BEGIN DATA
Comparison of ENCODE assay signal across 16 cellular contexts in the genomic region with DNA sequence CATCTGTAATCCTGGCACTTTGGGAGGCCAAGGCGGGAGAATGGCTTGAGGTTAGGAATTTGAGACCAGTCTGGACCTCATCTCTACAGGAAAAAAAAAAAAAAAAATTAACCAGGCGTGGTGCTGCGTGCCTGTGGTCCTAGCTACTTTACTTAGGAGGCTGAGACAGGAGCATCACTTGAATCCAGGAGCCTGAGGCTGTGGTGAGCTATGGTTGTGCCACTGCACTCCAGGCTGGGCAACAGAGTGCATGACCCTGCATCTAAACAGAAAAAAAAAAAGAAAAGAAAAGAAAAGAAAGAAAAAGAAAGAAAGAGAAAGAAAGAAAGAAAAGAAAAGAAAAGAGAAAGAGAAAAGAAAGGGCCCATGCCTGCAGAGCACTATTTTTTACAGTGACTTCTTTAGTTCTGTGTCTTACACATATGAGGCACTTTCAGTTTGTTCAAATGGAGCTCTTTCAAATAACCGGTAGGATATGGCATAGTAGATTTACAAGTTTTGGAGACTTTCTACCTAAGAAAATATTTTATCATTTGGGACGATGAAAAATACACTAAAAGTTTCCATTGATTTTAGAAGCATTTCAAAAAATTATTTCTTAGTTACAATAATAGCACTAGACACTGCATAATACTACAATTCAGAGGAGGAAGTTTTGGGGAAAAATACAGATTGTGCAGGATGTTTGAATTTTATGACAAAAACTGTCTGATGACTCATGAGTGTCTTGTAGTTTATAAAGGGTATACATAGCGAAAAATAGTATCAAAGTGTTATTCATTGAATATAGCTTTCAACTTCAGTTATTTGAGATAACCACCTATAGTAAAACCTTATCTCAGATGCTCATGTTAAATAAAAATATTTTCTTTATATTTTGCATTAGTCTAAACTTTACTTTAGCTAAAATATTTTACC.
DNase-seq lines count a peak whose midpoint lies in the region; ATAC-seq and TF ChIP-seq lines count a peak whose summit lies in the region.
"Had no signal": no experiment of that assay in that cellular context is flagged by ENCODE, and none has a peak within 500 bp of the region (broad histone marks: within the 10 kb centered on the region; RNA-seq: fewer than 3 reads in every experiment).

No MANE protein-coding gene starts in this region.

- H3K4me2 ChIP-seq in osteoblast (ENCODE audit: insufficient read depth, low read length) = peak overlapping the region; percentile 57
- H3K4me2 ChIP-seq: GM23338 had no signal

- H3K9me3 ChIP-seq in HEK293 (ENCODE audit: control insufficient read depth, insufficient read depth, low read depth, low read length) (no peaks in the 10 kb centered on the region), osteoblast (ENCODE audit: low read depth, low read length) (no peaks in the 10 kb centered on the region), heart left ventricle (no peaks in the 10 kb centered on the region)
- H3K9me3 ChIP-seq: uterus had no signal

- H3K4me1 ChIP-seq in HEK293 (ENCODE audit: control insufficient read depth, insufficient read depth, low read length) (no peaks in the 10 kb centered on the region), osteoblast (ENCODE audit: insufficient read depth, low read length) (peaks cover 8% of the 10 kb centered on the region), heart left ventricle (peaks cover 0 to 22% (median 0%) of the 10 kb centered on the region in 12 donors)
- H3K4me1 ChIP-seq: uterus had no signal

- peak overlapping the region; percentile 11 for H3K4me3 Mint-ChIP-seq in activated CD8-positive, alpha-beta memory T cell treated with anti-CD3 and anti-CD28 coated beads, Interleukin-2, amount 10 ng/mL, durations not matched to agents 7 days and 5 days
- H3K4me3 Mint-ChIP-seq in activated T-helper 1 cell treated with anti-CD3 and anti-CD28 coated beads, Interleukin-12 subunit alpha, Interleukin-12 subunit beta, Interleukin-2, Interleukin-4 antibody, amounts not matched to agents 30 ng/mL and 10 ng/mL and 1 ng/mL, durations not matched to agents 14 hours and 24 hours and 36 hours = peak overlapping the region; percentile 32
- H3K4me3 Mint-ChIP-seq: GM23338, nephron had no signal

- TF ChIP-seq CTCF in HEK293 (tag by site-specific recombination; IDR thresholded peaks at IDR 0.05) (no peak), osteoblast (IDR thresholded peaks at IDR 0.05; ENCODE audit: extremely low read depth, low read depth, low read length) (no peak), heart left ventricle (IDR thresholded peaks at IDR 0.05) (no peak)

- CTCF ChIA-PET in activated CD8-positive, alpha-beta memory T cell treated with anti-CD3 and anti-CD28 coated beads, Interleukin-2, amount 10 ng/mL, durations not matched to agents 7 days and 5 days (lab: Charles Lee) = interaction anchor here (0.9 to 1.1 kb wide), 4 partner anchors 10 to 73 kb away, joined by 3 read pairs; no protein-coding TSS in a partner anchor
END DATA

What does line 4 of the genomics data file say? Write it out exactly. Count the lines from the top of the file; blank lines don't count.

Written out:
No MANE protein-coding gene starts in this region.